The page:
Back in Cochin and the days are getting progressively slower. I am sitting around in this old colonial outpost waiting for my Land Rover to arrive.
The shipping agent keeps shifting the arrival date with a shrug of his shoulders as if to say ‘it is God’s will’ and then apologises, adding ‘it is best if you come back tomorrow. Then we can see if the ship has docked.’
The ship is now two days late; but this does not seem to concern the shipping agent’s blunted spirit. He is relaxed, his head tilted to one side as if he wants to sleep; the fan continues to turn above his desk. He has little to add, he has seen it all before and will not lose sleep over a missing ship.
‘In its own time.’ He yawns as he tells his view and then ignores me.
The customs are closed when the sun is high, even then the dogs stop barking and sleep in the dust.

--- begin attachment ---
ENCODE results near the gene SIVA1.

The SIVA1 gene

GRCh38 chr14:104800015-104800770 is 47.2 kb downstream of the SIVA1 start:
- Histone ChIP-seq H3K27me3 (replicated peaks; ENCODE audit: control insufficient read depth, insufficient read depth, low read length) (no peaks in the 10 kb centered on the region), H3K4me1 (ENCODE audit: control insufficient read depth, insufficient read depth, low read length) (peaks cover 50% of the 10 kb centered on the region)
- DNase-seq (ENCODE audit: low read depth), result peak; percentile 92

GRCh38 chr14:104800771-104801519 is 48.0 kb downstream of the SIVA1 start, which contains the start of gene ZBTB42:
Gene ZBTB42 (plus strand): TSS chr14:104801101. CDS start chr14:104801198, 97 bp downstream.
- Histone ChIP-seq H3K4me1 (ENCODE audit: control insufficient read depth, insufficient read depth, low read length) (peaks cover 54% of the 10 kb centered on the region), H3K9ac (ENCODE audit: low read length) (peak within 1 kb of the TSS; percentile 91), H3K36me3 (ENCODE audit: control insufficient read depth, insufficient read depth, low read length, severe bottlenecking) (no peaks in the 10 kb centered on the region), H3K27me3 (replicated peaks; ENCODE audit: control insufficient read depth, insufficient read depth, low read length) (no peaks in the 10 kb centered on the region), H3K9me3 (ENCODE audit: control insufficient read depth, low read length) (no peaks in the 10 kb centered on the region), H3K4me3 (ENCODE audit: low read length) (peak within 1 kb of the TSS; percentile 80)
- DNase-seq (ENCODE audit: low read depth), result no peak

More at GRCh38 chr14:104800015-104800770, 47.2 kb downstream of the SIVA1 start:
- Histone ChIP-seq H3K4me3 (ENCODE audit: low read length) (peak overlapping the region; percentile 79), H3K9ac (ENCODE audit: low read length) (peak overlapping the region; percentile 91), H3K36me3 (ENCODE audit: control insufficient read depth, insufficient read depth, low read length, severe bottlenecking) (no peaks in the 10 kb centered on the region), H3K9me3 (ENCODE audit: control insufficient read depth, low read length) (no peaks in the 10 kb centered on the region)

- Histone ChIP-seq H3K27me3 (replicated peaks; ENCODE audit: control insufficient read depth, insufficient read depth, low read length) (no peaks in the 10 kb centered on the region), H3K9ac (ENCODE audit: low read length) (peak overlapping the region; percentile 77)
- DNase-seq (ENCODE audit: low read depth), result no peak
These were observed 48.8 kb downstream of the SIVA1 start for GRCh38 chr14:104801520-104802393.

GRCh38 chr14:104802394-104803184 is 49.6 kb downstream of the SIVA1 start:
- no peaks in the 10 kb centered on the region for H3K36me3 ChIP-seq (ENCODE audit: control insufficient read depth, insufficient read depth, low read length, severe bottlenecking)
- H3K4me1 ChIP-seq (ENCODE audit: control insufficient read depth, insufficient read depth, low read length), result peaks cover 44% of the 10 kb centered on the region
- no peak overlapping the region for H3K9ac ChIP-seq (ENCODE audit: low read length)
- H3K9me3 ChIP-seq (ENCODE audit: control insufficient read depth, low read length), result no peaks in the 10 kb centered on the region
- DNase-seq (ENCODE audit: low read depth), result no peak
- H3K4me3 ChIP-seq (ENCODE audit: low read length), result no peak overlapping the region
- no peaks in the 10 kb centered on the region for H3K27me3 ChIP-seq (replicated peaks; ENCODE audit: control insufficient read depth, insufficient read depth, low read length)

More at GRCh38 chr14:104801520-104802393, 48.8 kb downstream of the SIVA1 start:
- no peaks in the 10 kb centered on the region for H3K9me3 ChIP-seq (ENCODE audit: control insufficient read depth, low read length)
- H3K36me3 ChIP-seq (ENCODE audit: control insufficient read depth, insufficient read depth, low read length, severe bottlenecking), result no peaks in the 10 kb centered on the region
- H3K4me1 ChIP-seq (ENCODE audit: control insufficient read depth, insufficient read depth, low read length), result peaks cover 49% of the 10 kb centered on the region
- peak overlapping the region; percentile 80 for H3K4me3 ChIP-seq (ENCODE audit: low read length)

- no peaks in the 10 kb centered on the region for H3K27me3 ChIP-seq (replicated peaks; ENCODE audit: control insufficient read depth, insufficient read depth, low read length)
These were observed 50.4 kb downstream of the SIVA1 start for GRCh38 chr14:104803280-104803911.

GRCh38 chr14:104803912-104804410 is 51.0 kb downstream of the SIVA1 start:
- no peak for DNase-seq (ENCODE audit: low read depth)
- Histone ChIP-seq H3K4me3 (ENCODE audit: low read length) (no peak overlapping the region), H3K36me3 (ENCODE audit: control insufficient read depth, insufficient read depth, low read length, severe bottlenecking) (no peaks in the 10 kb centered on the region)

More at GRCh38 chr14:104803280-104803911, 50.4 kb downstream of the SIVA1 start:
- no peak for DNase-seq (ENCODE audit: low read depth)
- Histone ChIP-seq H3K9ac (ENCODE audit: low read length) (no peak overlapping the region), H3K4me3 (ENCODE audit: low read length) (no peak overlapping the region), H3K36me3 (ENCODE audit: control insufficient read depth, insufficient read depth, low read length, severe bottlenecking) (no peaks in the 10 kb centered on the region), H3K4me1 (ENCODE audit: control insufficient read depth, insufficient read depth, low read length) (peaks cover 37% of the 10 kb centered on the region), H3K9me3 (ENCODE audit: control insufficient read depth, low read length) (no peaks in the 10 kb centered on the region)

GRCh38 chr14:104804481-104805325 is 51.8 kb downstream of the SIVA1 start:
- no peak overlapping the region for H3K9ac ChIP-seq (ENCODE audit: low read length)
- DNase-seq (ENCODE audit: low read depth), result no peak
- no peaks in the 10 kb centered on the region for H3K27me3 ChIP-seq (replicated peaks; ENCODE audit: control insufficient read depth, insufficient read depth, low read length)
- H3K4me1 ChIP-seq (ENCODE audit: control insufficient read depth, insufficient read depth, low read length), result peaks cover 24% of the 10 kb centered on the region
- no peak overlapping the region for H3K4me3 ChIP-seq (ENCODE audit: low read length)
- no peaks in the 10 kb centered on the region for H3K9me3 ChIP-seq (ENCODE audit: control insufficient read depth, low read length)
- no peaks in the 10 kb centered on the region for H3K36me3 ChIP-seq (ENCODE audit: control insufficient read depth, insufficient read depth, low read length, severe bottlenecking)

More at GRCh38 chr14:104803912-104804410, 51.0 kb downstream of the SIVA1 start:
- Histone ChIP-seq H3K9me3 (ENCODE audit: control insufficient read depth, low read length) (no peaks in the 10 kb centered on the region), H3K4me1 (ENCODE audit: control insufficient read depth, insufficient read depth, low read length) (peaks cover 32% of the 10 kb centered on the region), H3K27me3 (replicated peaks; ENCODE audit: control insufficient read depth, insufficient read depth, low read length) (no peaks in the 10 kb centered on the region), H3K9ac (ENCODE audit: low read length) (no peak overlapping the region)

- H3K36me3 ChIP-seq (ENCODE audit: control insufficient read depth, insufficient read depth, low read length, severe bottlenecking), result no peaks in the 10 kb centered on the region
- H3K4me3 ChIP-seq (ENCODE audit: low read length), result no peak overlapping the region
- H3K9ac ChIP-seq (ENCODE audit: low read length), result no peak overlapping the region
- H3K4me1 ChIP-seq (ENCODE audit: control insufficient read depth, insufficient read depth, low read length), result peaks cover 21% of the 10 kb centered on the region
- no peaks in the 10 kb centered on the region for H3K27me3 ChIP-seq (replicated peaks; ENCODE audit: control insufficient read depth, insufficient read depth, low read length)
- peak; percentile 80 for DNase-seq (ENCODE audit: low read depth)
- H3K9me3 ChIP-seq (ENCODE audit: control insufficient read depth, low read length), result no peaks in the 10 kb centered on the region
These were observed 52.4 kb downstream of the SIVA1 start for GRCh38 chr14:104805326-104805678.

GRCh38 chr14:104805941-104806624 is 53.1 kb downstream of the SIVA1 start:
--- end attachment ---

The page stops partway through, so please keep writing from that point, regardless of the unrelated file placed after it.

I am also waiting for a donkey which is working at a temple building site high on a hill top. Something tells me the donkeys work will not be finished any time soon.
I have a visa which requires an extension, meaning a trip to another old colonial outpost. Except there is a rumour the ferry I intend to catch has hit rocks and is no longer running.
In today’s newspapers the government, like some banana republic, at the last midnight shocked the nation and have plunged the country into chaos without any warning, by cancelling the legality of the countries only notes of any value, promoting the 100 rupee note (worth little over a pound) as the highest note of any value which can be legally used.
I sit and watch the road into Cochin waiting for the priest, who has spent too many years in this outpost, to arrive on his lame donkey, a drunk and an adulterer, with news the revolutionary militia are close to the gates of the town. Then I will know it is time to leave and the Graham Green novel will be complete.